Presentation on theme: "The Organization of Matter"— Presentation transcript:
1The Organization of Matter Mixtures:a) Homogeneous (Solutions)b) HeterogeneousPure SubstancesElementsCompoundsAtomsNucleusElectronsProtonsNeutronsQuarksQuarks
2Basic Building Blocks of Matter… The most fundamental parts of matter are atoms and molecules, which make up elements and compoundsAtom – the smallest unit of an element that has all the properties of that elementElement – a pure substance made of only one kind of atomCompound – a substance that is made from the atoms of two or more elements that are chemically bondedMolecule – the smallest unit of an element or compound that retains all the properties of that element or compound
3Classification of Matter… Matter is classified according to how it is organizedMatter is complex and has different levels of organization:MixturesPure substances
4Mixtures…Most of the matter around us consists of mixtures of pure substancesMixture – consists of materials with variable compositionsTwo types of mixturesHomogeneousheterogeneous
5WATER IS THE UNIVERSAL SOLVENT!! Homogeneous mixture…Homogeneous mixture – having visibly (to the naked eye) indistinguishable partsHas one phase presentIt also called a solutionThere are two parts of a solution1. the solute – the part that is dissolved2. the solvent – the part that does the dissolvingWATER IS THE UNIVERSAL SOLVENT!!
6Alloy…A homogeneous mixture of metallic elements with one solid phase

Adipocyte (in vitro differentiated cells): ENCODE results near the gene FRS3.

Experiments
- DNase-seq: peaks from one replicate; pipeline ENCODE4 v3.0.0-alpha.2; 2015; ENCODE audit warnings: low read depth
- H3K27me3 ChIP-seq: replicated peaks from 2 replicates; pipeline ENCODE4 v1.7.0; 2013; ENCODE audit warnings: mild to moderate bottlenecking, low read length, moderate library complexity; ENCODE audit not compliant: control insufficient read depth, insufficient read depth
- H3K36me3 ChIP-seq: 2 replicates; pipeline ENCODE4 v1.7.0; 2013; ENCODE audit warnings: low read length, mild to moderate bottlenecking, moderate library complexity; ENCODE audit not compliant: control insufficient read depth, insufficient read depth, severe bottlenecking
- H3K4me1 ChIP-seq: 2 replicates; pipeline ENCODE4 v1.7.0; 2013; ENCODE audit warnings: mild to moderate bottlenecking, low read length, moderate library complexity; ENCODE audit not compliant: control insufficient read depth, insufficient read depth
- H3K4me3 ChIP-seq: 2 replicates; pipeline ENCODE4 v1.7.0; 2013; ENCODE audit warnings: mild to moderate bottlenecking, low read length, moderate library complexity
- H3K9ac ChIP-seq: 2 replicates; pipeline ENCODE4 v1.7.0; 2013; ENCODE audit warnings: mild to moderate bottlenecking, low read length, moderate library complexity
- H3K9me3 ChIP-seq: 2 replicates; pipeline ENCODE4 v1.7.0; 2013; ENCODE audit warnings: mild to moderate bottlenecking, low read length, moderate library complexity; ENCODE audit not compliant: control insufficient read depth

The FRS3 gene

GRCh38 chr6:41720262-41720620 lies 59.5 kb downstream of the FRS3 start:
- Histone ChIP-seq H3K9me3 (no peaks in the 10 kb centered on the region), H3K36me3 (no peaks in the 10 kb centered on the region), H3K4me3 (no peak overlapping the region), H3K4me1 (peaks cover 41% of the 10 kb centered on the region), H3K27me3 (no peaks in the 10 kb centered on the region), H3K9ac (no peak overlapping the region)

7Alloy Problems… Conversion of Total Mass to Mass of a Component Manganese steel is very strong and finds use as railroad rails. It is composed of 86.0% iron, 13.0% manganese, 1.0% carbon. What is the mass of each of the three elements in a 254-kg sample of manganese steel?
8One more try…A sample of brass is composed of 72% copper and the remainder zinc. What mass of brass can be made from 25-kg of zinc?
9Bell Ringer… Describe a homeogeneous mixture Why is water known as the universal solvent?Give 2 types of a pure substanceWhat is an alloy?
10Examples of solutions… Air – a gaseous mixture of various gasesBrass – a solid mixture of various metalsIced Tea – a liquid mixture of various materials
11Heterogeneous mixtures… Heterogeneous mixture – having visibly distinguishable partsCan usually be separated into two or more homogeneous mixtures or pure substancesHas 2 or more phases present
12Examples of heterogeneous mixtures… Sand and waterIced tea and ice cubesPepperoni pizza
13Pure substances…Mixtures can be separated into pure substances by physical methodsPure substance – contains materials with a constant composition, such as compounds and elementsHave a definite composition and definite unchanging properties (both chemical and physical)
14Classify the following as a mixture or a pure substance Salt waterSmogWater10 karat goldSugarDiamondCoffeeChex mixChef Salad
15Phase DifferencesSolid – definite volume and shape; particles packed in fixed positions.Liquid – definite volume but indefinite shape; particles close together but not in fixed positionsGas – neither definite volume nor definite shape; particles are at great distances from one anotherPlasma – high temperature, ionized phase of matter as found on the sun.
16Properties of MatterExtensive properties depend on the amount of matter that is present.VolumeMassEnergy Content (think Calories!)Intensive properties do not depend on the amount of matter present.Melting pointBoiling pointDensity
17Separation of a Mixture The constituents of the mixture retain their identity and may be separated by physical means.
18Separation of a Mixture The components of dyes such as ink may be separated by paper chromatography.
20Separation of a Compound The Electrolysis of water Compounds must be separated by chemical means.With the application of electricity, water can be separated into its elementsReactant ProductsWater Hydrogen + Oxygen2 H2O H O2